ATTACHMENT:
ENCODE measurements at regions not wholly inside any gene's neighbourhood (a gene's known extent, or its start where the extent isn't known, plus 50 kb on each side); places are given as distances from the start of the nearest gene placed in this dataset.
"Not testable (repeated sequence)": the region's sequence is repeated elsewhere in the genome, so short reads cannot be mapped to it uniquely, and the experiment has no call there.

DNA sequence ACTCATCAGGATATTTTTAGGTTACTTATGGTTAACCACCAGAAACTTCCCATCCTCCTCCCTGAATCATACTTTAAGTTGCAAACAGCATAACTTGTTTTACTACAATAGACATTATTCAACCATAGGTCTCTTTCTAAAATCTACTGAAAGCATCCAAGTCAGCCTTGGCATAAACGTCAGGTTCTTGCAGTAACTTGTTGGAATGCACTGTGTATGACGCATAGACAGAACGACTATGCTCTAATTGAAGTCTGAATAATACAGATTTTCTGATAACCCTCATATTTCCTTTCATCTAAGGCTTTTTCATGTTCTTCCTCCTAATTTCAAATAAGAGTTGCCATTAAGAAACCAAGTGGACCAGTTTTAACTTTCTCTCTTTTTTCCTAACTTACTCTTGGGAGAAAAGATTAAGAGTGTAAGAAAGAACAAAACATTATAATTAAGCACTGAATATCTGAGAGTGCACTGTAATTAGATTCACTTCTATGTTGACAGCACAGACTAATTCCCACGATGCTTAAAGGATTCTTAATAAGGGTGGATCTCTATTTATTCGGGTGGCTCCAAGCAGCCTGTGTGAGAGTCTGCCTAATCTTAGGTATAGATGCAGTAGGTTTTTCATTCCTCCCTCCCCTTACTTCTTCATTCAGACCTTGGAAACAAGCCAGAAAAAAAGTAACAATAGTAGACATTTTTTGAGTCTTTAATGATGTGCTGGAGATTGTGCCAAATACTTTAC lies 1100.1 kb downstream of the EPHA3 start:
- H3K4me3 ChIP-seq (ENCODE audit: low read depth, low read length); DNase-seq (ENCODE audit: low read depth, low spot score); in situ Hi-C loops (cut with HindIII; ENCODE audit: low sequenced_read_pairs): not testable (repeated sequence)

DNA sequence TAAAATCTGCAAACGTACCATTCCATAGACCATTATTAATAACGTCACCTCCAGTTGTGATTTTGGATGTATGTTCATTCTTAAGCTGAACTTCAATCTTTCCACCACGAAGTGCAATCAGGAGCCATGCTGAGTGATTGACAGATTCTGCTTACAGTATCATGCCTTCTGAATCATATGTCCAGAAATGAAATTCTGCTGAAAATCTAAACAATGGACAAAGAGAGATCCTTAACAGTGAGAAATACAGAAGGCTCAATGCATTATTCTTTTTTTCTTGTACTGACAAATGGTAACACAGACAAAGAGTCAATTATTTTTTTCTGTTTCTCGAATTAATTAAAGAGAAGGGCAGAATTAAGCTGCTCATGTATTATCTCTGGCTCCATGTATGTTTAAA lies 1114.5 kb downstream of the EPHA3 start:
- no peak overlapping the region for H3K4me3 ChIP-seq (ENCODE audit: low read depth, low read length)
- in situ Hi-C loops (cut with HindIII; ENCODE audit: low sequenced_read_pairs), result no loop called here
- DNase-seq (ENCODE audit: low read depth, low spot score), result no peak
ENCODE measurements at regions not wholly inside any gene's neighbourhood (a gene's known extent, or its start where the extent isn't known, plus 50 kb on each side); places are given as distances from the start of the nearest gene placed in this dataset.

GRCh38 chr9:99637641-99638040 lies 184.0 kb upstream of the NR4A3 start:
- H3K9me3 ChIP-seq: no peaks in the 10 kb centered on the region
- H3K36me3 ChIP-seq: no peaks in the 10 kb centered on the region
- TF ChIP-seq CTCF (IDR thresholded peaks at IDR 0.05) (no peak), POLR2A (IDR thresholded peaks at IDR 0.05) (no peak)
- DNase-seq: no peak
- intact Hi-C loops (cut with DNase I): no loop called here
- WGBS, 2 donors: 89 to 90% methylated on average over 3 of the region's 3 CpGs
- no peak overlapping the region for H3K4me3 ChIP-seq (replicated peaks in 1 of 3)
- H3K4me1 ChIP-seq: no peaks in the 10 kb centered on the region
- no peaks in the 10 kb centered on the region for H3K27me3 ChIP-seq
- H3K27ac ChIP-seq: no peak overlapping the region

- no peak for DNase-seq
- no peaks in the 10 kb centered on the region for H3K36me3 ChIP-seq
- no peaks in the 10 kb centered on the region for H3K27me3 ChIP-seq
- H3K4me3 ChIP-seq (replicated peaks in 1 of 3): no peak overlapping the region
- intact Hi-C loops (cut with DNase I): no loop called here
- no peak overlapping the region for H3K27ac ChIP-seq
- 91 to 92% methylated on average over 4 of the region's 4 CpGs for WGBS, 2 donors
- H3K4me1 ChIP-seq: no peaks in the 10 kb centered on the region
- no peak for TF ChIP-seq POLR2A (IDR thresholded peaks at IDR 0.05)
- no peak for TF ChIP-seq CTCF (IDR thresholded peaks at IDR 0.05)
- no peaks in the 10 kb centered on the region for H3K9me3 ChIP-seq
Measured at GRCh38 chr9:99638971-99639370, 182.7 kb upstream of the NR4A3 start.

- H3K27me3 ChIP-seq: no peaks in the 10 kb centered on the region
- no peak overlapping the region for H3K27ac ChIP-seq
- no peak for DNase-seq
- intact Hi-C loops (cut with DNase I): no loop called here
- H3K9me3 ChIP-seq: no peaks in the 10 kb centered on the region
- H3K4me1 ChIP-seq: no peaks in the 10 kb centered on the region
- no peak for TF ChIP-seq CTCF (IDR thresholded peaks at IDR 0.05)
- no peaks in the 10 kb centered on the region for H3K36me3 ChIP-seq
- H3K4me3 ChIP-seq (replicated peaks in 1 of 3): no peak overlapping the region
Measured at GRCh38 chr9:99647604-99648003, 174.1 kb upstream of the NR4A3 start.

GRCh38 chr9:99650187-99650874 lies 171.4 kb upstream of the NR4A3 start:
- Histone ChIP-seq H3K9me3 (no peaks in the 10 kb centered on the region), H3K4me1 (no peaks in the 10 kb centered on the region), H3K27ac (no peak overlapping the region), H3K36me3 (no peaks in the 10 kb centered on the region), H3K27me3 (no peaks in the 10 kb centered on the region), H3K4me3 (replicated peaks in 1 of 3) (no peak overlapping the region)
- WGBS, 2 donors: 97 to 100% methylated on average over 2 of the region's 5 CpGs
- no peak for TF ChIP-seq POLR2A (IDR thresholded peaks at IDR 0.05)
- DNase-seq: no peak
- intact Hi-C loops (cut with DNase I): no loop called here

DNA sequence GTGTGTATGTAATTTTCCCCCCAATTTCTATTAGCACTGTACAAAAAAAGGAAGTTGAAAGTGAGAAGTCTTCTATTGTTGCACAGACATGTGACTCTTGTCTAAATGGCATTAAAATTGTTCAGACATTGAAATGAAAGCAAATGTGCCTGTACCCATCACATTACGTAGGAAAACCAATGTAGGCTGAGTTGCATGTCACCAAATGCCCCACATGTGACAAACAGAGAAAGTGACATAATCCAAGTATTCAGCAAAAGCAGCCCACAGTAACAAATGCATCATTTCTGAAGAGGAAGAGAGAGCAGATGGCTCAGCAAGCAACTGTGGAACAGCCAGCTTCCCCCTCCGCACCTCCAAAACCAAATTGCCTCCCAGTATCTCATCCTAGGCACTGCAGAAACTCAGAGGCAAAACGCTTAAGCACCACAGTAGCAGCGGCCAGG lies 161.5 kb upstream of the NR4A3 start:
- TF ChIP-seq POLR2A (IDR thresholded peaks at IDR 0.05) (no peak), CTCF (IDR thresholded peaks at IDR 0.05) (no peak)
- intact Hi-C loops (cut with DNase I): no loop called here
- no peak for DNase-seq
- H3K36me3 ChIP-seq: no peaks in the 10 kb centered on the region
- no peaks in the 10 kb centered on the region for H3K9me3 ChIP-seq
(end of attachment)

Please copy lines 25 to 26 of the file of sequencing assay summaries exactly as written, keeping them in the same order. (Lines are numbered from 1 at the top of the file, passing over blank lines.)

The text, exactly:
- intact Hi-C loops (cut with DNase I): no loop called here
- no peak overlapping the region for H3K27ac ChIP-seq